We are implementing an open source software package (copay, a multisig bitcoin wallet), that uses peerJS, which uses webRTC to allow peer-to-peer communication between browsers.

peerJS (and webRTC) use a signaling server to help the peers establish the p2p channel. My question is: Do we need to trust that signaling server? Could that server compromise the p2p channel by doing a man-in-the-middle attack?

thanks a lot. Our project home is: https://github.com/bitpay/copay

  • 1
    Some pointers from my (failed) attempt to answer this: WebRTC appears to require DTLS. The spec apparently allows fingerprint authentication and also PKI.
    – derobert
    Apr 29, 2014 at 19:46

4 Answers 4


The answer is dependent on what "signalling server" you refer to.

WebRTC is MITM-secure against untrusted relayservers, STUN and TURN servers. Those servers only help the clients to set up a p2p connection at all.

However, the channel through which SDP is done needs to be trusted.

Unlike the relayserver, SDP carries no weight, and consists only of some strings sent by the clients for the initialisation of a connection. Those are accessible to javascript, and can be sent any way (HTTP, websockets, email) between the clients.

Therefore you should use a trusted channel for doing the SDP.

The SDP exchange carries a a=fingerprint: named hash, that authenticates the payload-bearing p2p DTLS connection to the other client. RFD 5763 contains a good description of that connection between DTLS and SDP.

You could reduce the content that needs to be trusted to this hash, but unless it serves no further purpose you are better off doing the whole SDP over a trusted channel, as you have less complexity.


in addition to your own awnser, any connection (http, p2p..) is never fully secure, the trick is to have such a security, its too hard to get into, since the certificates are self-signed, doesnt directly mean they are unsafer, focussing on a better cryptography (for the enviorment itself) and a good SSL certificate is better, maybe you want to take a look at this: https://www.globalsign.com/ssl-information-center/dangers-of-self-signed-certificates.html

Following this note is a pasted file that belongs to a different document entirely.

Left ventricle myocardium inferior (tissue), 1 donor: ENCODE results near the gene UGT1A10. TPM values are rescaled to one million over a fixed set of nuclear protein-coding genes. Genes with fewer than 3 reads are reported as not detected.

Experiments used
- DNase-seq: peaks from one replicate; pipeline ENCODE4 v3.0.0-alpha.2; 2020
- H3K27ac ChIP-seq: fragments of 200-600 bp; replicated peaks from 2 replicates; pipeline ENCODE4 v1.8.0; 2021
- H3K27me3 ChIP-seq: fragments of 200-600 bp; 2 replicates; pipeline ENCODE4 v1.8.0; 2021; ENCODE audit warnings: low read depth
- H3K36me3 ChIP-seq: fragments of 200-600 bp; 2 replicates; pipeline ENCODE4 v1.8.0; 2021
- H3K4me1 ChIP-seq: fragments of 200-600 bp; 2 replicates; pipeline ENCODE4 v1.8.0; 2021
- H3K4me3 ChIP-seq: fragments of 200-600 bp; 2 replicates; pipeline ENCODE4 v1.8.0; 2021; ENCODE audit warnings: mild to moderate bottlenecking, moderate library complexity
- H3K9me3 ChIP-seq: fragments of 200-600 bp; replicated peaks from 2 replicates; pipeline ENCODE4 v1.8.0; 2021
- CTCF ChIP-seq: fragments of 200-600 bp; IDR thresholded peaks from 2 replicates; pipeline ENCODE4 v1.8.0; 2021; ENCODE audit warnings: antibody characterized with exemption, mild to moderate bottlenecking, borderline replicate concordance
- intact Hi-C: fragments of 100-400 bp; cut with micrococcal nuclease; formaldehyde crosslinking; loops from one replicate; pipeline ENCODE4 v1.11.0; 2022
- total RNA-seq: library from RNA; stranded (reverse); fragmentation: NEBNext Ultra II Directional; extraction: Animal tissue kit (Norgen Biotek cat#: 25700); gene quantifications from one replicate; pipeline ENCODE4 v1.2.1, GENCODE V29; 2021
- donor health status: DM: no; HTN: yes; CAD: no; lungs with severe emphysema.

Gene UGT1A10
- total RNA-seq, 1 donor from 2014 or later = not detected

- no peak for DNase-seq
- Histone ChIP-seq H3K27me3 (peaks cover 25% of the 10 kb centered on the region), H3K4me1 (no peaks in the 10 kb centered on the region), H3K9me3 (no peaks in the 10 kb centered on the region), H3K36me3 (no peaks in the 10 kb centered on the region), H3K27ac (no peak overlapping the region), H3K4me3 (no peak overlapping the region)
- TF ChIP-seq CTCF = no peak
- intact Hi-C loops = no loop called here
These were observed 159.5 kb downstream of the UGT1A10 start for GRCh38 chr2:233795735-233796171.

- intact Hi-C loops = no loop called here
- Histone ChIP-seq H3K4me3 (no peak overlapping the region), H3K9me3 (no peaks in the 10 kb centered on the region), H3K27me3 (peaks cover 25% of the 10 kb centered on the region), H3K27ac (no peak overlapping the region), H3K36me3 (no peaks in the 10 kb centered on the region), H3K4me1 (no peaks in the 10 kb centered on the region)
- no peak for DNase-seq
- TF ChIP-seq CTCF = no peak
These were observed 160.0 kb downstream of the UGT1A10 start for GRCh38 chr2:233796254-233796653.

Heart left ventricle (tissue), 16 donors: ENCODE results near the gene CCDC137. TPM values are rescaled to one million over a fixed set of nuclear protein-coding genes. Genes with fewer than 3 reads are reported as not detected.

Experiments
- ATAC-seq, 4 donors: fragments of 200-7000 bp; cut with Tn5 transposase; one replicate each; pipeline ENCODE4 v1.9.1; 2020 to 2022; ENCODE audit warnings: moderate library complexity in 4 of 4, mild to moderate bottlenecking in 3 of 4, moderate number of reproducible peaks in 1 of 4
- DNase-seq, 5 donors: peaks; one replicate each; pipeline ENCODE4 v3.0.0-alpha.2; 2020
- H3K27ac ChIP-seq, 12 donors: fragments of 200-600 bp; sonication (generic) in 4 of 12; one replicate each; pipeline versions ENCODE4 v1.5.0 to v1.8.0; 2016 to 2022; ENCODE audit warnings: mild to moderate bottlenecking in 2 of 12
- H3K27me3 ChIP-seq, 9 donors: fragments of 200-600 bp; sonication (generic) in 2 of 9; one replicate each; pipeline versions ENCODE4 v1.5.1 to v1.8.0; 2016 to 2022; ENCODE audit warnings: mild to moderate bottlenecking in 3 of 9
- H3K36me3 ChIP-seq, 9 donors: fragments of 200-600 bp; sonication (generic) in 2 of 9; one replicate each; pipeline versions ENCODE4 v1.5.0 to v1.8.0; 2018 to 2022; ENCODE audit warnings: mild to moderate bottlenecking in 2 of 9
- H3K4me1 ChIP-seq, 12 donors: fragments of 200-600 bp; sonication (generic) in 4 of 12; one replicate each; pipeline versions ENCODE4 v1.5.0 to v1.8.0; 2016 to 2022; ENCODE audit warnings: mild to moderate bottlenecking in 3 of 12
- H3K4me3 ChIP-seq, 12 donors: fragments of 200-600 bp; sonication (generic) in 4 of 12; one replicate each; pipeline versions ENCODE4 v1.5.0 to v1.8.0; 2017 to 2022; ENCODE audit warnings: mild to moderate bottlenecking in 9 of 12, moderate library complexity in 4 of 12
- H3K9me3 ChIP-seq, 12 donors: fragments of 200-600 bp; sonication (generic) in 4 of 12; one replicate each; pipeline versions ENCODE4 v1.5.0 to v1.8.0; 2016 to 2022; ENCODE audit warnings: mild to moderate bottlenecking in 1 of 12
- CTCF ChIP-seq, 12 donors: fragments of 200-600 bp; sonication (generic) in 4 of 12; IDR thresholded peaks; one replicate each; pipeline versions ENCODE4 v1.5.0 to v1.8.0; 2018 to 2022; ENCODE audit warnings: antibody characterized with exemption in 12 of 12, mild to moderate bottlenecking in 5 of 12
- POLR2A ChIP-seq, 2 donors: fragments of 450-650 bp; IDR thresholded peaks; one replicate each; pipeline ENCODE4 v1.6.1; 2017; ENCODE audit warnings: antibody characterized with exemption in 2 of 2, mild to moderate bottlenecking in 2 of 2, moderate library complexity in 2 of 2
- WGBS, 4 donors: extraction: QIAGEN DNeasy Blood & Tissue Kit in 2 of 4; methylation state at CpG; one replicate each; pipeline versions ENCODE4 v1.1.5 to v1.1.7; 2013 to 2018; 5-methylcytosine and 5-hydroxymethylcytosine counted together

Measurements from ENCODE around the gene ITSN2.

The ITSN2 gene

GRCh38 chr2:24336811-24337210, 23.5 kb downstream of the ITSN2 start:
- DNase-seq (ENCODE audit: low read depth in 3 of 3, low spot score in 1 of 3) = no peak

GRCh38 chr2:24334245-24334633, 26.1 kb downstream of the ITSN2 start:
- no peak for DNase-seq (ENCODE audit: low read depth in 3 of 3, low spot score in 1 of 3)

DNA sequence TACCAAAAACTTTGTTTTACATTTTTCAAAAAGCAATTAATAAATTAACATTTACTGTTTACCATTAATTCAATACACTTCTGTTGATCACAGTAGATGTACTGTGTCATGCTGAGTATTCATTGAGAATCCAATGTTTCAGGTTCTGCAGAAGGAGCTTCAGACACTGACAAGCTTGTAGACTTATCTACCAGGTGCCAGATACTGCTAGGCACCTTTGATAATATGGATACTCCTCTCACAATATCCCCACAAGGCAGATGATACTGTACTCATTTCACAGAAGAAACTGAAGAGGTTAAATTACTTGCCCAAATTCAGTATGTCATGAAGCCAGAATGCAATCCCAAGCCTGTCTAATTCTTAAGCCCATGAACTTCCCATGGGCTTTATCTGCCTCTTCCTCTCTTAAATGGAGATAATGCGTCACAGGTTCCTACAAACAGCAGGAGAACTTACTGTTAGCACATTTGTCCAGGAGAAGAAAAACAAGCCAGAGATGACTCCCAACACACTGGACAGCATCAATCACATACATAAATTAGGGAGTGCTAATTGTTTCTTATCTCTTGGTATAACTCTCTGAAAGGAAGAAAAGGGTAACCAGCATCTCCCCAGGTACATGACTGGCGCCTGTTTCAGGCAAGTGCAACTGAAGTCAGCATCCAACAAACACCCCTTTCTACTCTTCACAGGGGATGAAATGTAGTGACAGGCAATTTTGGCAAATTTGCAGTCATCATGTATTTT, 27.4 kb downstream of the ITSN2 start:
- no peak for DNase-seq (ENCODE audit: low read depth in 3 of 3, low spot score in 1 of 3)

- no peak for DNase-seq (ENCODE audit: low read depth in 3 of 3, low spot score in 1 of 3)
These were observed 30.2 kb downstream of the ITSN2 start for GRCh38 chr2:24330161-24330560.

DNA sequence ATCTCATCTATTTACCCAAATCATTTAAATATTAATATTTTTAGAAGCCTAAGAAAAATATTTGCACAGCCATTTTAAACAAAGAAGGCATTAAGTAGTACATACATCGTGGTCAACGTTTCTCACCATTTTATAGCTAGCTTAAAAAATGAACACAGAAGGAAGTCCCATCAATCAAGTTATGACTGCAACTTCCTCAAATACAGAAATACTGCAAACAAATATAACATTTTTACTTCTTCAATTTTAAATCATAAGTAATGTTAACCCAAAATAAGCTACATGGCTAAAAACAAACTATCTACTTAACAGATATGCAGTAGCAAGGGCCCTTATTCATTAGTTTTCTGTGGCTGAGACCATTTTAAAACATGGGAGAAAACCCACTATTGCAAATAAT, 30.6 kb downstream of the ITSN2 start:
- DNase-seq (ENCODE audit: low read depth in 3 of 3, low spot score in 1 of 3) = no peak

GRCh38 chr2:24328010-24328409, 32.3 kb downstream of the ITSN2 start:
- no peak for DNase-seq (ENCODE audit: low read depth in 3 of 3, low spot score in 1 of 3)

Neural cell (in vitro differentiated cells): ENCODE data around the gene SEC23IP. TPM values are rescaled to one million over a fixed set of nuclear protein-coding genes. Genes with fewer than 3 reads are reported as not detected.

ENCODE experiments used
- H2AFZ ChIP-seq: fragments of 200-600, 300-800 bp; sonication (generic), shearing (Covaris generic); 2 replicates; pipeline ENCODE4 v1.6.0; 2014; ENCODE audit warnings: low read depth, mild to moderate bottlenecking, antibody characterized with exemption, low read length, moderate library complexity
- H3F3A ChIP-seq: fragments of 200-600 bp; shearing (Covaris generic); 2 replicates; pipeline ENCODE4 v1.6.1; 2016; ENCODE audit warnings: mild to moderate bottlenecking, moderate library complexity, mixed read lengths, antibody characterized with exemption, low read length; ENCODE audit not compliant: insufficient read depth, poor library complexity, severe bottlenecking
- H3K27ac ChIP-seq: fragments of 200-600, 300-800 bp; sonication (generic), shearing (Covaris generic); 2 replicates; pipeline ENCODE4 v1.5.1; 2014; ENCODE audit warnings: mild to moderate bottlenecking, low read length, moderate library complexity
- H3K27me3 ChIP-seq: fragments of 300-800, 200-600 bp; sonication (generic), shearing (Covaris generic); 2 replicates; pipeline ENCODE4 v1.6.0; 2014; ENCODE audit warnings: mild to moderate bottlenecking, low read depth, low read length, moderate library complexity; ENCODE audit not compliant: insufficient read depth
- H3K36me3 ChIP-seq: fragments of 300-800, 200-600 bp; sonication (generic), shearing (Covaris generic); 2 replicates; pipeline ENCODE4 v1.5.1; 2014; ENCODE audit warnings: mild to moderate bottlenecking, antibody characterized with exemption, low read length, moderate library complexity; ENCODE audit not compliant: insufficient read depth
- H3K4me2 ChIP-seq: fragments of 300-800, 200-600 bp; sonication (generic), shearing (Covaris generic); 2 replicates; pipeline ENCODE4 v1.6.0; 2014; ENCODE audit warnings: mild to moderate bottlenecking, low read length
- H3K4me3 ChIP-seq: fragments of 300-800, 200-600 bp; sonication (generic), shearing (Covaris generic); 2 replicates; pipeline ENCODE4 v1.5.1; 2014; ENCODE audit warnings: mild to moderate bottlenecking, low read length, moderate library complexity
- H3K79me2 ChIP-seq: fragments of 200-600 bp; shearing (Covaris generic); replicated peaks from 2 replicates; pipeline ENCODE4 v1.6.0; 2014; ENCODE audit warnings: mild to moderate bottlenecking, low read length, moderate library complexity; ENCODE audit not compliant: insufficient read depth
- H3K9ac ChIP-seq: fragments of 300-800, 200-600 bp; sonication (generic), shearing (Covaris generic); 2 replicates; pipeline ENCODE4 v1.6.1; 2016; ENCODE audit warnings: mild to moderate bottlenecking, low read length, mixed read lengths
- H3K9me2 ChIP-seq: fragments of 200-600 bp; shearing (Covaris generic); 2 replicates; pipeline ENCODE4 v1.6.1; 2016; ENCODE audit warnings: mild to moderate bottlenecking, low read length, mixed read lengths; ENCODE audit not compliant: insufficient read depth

after all, the REAL insecurity in any web application, is the user :)


The answer is No. webRTC clients generate self signed certificates. It has been proposed to use an external ID provider, but not yet implemented.


Identity and Authentication The DTLS handshake performed between two WebRTC clients relies on self-signed certificates. As a result, the certificates themselves cannot be used to authenticate the peer, as there is no explicit chain of trust (see “Chain of Trust and Certificate Authorities”) to verify. If required, the WebRTC application must perform its own authentication and identity verification of the participating peers:

A web application can use its existing identity verification system (e.g., require login to authenticate the user) prior to setting up the WebRTC session. Alternatively, each participating peer can specify its "identity provider" when generating the SDP offer/answer. Then, when the SDP message is received, the opposing peer can contact the specified identity provider to verify the received certificate. The latter "identity provider" mechanism is still under active discussion and development in the W3C WebRTC working group. Consult the specification and the mailing list for the latest implementation status.

Also relevant: http://www.ietf.org/proceedings/82/slides/rtcweb-13.pdf


https notes = probably not relevant, but maybe useful?!

If the user allows Adobe Flash then it is possible: http://www.scmagazine.com/researchers-detect-ssl-mitm-attacks-method-implemented-by-facebook/article/346994/

I think that for Chrome the answer is that you can't even do it from JS even within an extension: https://code.google.com/p/chromium/issues/detail?id=107793

In Firefox I think it is only possible within a XUL extension see link in this https://stackoverflow.com/questions/18689724/get-fingerprint-of-current-pages-ssl-certificate-in-a-chrome-extension e.g. see https://addons.mozilla.org/en-us/firefox/addon/certificate-patrol/

Probably irrelevant: there is a JavaScript cryptographic tools library: https://github.com/digitalbazaar/forge/blob/master/README.md Also probably irrelevant: https://www.rfc-editor.org/rfc/rfc6797 or http://dev.chromium.org/sts

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